On Thursday’s “CNN Tonight,” Chicago Mayor Rahm Emanuel stated that national media and politicians should “take a step back,” and think about how they should handle stories like the Jussie Smollett story in the future and that “before we rush to judgment, we should take a pause, get the facts.”
Emanuel began by talking about what a “welcoming city” Chicago is, adding, “I’m upset about what he said about the city and the way he used the city. But more importantly — and every city has challenges to work on, let me say something about our city, that is, our police officers took this as a very serious hate crime, and they dedicated the resources to deal with it as a hate crime. But then you literally put doubt, not only about the city, and also, in addition, what about the person that’s in the workplace facing discrimination? What about the young man who’s dealing with his own sexual orientation and is attacked for it in high school or in some school, who’s now going to doubt whether people are going to believe him? You have put all those real stories at risk for your fake story. That is not right. That is not right for Chicago. That is not right for what kind of city we are.”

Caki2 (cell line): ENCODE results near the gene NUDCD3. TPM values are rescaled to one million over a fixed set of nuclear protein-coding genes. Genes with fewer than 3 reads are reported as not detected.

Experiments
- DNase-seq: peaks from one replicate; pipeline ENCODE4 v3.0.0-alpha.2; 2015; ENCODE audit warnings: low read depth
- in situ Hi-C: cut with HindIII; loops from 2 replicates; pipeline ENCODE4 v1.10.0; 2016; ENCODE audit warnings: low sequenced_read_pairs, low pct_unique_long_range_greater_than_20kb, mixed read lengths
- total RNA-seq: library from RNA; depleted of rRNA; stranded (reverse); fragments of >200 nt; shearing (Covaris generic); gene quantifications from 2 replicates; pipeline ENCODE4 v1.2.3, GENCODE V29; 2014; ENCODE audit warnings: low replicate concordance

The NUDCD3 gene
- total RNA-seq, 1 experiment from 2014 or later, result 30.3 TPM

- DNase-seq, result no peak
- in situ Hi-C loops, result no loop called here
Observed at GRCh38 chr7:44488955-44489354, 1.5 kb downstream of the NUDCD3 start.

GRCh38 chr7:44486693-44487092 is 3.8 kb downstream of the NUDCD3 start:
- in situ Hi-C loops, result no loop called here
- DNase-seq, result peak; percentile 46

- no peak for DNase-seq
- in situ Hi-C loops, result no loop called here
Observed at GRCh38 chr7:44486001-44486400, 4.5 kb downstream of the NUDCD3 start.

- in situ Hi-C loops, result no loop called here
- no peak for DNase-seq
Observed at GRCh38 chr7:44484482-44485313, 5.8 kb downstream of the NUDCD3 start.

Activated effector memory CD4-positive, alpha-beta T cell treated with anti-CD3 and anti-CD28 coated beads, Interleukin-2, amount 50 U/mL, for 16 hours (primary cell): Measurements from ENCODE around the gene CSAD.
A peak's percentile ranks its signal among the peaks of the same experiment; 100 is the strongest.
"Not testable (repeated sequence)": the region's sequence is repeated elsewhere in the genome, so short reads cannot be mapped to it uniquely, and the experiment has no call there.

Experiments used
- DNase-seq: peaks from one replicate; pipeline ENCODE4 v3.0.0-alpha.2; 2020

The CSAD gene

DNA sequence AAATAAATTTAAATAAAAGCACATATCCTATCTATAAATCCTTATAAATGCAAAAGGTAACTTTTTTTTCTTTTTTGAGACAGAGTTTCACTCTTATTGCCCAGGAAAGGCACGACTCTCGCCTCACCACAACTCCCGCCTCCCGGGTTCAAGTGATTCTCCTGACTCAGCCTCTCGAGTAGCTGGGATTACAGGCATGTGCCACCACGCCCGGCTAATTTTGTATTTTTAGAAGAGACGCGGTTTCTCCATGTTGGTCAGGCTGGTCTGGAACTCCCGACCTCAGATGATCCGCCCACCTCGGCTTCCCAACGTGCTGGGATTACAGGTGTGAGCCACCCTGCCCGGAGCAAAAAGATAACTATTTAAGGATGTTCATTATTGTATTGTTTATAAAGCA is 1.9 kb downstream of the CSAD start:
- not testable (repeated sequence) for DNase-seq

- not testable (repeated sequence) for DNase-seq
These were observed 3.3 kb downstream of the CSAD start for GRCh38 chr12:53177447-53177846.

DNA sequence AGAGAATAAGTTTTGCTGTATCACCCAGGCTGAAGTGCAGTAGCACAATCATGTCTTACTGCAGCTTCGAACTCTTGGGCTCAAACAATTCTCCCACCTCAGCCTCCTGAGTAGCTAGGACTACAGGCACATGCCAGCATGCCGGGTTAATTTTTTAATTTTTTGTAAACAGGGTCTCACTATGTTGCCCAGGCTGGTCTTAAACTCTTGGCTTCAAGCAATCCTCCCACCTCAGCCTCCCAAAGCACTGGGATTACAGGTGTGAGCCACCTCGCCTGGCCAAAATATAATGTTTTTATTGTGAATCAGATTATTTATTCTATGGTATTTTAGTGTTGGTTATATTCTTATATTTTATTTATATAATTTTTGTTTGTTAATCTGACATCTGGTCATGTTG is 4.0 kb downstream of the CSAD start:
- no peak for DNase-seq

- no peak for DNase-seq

He later added, “I think the national media, I think national politicians, they need to take a step back, and they need to think about this moment. They need to think about other moments and think about how we approach stories going forward. Because you and I know that the moment this was said, everybody rushed to judgment about the veracity of it. And my — it didn’t add up to a lot of us that live in Chicago. Our officers pursued it as if it were the truth, and came to the truth — or the facts as they were laid out. I hope one of the things that we all come out of this is learning that before we rush to judgment, we should take a pause, get the facts. And that’s not just on the media. That’s a part of it. That’s also on national politicians that jumped to a conclusion about what was true and not true at the time. Which is also why I’m upset, because at some point, somebody in the future, who is a victim of an attack because of their sexual orientation or a victim…because of their faith or a victim because of their race will not be believed, when they should be heard and trusted for what has happened to them.”
Emanuel also weighed in on President Trump’s tweet on the matter, stating that the president doesn’t have much authority to talk about bigotry given his remarks about Charlottesville.
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